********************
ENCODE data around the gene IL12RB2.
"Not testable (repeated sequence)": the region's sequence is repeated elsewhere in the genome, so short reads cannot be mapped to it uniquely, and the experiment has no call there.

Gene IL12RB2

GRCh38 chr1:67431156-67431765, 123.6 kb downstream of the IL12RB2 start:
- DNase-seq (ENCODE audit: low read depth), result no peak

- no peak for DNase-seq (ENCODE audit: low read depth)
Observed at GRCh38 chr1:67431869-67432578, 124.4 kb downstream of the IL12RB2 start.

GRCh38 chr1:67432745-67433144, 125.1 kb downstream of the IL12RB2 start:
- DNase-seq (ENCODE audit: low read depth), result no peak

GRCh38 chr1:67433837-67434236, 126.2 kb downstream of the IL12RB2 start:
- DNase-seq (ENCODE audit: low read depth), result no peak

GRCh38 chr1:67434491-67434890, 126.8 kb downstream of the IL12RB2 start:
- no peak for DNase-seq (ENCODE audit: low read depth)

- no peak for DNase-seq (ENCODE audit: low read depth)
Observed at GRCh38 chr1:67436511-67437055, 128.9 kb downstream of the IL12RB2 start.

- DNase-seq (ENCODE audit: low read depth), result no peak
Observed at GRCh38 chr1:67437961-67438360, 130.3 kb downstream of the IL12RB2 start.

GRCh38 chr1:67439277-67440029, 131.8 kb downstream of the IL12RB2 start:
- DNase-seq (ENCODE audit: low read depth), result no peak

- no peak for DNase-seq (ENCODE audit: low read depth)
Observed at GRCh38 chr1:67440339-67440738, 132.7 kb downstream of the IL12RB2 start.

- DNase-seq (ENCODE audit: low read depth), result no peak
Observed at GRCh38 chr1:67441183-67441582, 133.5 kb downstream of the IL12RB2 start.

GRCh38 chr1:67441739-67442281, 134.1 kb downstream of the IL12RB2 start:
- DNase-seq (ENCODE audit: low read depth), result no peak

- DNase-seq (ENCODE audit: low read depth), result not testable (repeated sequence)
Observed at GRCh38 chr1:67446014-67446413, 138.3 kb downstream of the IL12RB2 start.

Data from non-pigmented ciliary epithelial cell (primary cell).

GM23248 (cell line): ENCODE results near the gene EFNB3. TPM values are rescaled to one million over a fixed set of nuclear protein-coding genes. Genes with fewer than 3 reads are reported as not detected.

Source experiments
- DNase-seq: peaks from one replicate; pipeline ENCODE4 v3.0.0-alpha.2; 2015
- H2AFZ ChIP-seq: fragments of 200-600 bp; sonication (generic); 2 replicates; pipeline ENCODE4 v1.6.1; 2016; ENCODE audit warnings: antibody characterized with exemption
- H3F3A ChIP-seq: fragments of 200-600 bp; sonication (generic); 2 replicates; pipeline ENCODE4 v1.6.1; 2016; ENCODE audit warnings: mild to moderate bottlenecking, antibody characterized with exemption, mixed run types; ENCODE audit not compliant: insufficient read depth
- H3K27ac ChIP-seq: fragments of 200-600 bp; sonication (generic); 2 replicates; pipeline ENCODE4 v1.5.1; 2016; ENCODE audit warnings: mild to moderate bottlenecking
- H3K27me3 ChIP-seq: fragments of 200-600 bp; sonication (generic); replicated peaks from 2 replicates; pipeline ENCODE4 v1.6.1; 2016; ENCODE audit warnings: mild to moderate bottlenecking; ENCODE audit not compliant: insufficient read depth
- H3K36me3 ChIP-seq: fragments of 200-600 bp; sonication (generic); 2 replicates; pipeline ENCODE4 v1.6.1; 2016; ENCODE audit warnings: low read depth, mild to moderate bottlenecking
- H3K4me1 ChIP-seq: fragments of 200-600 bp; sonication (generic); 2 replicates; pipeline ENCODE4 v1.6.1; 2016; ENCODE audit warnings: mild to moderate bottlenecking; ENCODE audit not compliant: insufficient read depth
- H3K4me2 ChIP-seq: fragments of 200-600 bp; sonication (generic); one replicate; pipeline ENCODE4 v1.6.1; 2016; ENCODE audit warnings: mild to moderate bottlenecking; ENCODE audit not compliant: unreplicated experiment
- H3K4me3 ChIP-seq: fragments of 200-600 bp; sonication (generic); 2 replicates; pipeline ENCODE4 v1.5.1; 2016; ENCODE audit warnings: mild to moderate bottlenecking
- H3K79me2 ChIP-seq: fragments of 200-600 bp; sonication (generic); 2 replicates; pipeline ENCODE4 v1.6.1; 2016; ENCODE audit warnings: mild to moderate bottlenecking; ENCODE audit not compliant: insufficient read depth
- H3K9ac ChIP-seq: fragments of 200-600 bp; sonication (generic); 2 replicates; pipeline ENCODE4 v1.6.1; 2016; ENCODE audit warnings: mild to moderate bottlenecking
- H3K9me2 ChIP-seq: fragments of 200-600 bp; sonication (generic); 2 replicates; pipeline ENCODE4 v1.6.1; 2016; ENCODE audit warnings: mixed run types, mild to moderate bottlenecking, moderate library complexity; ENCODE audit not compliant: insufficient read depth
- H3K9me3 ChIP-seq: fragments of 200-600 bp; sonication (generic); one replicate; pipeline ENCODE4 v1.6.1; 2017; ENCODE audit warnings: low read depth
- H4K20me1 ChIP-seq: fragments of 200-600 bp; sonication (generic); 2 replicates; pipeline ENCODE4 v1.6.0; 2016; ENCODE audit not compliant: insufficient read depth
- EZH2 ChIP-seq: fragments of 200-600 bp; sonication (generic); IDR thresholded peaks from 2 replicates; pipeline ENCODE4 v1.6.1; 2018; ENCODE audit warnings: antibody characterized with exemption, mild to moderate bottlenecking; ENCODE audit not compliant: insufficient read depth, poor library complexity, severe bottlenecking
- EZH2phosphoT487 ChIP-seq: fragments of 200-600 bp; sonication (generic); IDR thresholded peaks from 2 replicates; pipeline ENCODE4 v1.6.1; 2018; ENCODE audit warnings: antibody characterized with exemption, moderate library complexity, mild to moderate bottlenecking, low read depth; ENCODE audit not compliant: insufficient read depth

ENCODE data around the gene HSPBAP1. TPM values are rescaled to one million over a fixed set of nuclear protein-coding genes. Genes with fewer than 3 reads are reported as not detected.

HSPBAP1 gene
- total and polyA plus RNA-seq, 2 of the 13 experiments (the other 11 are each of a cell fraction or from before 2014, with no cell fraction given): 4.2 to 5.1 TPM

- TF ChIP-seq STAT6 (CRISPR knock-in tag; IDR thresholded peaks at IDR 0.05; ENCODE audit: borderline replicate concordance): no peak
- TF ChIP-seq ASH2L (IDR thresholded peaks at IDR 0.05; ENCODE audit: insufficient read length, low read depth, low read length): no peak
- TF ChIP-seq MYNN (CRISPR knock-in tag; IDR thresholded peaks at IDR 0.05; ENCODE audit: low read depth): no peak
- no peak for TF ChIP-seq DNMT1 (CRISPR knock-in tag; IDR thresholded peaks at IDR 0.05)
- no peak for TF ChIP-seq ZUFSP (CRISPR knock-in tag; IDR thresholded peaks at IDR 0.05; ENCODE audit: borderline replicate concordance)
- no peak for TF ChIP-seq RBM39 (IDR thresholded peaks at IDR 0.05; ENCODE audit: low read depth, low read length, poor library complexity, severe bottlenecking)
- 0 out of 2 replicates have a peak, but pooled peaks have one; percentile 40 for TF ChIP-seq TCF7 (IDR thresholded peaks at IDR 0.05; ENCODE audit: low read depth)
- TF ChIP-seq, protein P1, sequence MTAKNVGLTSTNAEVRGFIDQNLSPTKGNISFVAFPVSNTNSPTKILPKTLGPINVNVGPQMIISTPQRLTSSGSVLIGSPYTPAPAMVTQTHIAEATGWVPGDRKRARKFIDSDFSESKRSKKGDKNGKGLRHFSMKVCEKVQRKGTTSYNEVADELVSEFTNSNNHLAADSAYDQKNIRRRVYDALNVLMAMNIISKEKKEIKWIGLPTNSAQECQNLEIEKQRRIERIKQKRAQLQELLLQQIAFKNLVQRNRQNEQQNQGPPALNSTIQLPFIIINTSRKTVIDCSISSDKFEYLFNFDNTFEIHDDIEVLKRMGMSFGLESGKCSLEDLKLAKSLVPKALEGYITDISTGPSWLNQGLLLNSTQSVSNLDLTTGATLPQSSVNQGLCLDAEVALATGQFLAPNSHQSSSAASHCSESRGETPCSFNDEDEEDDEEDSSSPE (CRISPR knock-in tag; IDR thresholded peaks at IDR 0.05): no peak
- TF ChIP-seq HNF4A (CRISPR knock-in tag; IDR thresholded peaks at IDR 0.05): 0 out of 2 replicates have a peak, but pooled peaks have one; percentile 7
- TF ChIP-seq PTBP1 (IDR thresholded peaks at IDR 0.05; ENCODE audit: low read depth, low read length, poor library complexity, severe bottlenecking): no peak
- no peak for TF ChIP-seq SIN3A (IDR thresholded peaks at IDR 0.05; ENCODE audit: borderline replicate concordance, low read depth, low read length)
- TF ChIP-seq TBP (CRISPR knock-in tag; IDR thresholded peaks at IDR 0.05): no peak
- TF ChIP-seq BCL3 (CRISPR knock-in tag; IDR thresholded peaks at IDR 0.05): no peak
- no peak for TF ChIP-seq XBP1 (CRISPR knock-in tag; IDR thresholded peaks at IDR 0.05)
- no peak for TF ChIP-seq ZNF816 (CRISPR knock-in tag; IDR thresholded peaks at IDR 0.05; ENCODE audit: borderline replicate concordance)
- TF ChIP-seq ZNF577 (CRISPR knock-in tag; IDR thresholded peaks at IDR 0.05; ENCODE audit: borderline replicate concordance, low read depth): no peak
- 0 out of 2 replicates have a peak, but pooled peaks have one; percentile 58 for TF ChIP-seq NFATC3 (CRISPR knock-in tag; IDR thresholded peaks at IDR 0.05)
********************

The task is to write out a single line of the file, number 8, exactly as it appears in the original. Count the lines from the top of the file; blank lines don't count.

GRCh38 chr1:67432745-67433144, 125.1 kb downstream of the IL12RB2 start: